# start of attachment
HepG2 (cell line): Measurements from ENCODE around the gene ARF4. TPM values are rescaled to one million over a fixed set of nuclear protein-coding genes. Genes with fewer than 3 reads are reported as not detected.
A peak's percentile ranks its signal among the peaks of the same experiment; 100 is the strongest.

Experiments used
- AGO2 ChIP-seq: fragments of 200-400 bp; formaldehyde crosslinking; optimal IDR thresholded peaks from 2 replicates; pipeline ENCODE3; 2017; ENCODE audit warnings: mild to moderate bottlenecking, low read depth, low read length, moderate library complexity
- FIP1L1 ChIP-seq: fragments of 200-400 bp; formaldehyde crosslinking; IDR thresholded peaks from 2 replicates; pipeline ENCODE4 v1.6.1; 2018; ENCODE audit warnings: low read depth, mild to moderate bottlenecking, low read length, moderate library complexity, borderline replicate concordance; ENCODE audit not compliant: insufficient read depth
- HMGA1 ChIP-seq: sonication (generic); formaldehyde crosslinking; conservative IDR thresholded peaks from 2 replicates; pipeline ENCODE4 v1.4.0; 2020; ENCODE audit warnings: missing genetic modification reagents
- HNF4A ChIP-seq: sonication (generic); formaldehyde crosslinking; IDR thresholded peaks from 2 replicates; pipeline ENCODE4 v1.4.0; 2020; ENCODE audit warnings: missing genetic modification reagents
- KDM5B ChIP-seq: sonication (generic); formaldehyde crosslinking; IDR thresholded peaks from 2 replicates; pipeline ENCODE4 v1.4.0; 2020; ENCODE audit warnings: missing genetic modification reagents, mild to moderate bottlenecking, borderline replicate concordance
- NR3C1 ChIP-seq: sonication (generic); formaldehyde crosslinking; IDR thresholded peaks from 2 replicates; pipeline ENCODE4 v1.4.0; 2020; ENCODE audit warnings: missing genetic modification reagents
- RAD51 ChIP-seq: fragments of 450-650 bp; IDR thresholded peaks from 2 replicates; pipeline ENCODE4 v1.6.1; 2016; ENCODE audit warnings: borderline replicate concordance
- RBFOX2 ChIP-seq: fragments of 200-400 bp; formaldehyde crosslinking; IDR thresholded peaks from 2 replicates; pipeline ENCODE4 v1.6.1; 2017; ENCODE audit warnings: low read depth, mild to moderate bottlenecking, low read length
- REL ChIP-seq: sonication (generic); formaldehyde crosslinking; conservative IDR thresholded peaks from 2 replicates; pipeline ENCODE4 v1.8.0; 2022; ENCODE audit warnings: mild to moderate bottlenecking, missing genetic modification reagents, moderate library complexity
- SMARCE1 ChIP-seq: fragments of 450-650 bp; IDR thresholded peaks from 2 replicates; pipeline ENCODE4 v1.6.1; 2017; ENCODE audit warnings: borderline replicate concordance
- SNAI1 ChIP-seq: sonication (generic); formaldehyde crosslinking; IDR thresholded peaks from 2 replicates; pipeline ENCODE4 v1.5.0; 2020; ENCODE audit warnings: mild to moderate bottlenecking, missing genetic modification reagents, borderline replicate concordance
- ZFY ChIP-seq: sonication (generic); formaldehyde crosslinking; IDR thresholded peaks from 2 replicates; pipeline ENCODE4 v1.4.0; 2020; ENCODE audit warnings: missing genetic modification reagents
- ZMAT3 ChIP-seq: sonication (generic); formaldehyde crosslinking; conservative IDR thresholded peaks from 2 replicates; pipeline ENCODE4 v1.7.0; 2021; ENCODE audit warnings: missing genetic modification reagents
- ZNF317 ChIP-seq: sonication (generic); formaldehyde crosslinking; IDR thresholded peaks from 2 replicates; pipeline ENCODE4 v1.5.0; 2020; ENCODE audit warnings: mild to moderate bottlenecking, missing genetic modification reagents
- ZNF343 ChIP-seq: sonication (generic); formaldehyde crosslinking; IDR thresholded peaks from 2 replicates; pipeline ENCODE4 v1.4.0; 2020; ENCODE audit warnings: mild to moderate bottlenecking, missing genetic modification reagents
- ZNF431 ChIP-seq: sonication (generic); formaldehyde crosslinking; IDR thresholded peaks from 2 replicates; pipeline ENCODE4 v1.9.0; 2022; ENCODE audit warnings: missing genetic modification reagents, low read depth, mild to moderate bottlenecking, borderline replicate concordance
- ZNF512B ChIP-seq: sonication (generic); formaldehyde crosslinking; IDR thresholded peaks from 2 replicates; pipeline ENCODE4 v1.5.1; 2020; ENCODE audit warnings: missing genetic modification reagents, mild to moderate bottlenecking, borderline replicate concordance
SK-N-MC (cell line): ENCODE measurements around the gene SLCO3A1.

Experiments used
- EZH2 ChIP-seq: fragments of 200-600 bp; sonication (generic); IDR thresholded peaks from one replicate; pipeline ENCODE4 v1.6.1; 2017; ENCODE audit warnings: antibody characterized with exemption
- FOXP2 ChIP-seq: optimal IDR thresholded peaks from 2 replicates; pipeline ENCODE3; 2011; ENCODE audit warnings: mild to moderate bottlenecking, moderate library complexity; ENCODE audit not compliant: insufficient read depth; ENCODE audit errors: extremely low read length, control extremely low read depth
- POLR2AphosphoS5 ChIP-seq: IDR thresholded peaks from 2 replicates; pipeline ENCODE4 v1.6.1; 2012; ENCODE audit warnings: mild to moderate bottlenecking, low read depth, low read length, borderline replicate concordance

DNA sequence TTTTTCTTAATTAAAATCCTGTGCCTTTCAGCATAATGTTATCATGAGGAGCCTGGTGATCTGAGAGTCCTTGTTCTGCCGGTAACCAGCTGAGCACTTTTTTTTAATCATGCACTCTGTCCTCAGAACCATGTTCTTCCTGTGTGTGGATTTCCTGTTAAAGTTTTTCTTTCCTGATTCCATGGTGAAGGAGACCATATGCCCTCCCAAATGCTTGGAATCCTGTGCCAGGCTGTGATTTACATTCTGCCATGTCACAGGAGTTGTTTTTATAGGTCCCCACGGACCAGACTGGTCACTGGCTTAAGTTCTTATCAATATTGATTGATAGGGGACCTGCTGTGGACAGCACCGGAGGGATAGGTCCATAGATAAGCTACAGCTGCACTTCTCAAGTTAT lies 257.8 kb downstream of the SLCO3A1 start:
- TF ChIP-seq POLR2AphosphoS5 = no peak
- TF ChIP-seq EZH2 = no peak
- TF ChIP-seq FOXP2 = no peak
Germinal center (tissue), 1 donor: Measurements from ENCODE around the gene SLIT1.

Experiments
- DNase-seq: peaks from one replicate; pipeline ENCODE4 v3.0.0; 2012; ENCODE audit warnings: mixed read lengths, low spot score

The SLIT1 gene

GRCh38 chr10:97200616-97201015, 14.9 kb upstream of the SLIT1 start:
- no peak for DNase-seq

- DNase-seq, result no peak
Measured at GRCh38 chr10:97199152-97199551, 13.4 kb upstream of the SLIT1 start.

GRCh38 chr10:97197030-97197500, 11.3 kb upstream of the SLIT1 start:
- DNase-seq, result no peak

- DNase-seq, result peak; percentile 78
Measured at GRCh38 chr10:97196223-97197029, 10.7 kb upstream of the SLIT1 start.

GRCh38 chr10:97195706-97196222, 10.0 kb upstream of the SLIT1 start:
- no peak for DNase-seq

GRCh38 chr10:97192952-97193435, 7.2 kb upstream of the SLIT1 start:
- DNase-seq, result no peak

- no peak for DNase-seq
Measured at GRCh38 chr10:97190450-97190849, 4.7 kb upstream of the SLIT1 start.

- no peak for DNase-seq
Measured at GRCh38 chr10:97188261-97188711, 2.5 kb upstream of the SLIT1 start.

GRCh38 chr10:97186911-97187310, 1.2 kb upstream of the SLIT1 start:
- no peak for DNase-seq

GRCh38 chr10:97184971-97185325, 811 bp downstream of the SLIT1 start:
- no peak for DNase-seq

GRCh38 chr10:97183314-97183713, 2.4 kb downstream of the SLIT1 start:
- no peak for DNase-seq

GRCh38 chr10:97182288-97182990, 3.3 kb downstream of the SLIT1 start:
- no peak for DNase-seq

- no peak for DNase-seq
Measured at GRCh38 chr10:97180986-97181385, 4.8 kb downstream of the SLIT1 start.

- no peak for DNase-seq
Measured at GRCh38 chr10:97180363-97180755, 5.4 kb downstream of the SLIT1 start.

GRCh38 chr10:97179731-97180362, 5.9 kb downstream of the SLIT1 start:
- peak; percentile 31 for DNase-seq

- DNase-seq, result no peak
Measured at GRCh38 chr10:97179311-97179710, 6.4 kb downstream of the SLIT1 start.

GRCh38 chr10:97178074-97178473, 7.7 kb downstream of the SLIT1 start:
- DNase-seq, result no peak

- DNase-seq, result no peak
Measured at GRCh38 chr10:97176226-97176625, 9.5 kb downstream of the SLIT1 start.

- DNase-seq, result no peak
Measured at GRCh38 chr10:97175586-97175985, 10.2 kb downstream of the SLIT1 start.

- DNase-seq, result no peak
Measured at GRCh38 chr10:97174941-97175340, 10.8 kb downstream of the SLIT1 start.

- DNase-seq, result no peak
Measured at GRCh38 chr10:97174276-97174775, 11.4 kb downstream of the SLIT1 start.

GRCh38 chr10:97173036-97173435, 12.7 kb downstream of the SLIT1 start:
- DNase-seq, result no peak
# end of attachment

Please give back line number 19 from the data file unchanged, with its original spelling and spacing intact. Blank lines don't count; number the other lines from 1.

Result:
- ZNF431 ChIP-seq: sonication (generic); formaldehyde crosslinking; IDR thresholded peaks from 2 replicates; pipeline ENCODE4 v1.9.0; 2022; ENCODE audit warnings: missing genetic modification reagents, low read depth, mild to moderate bottlenecking, borderline replicate concordance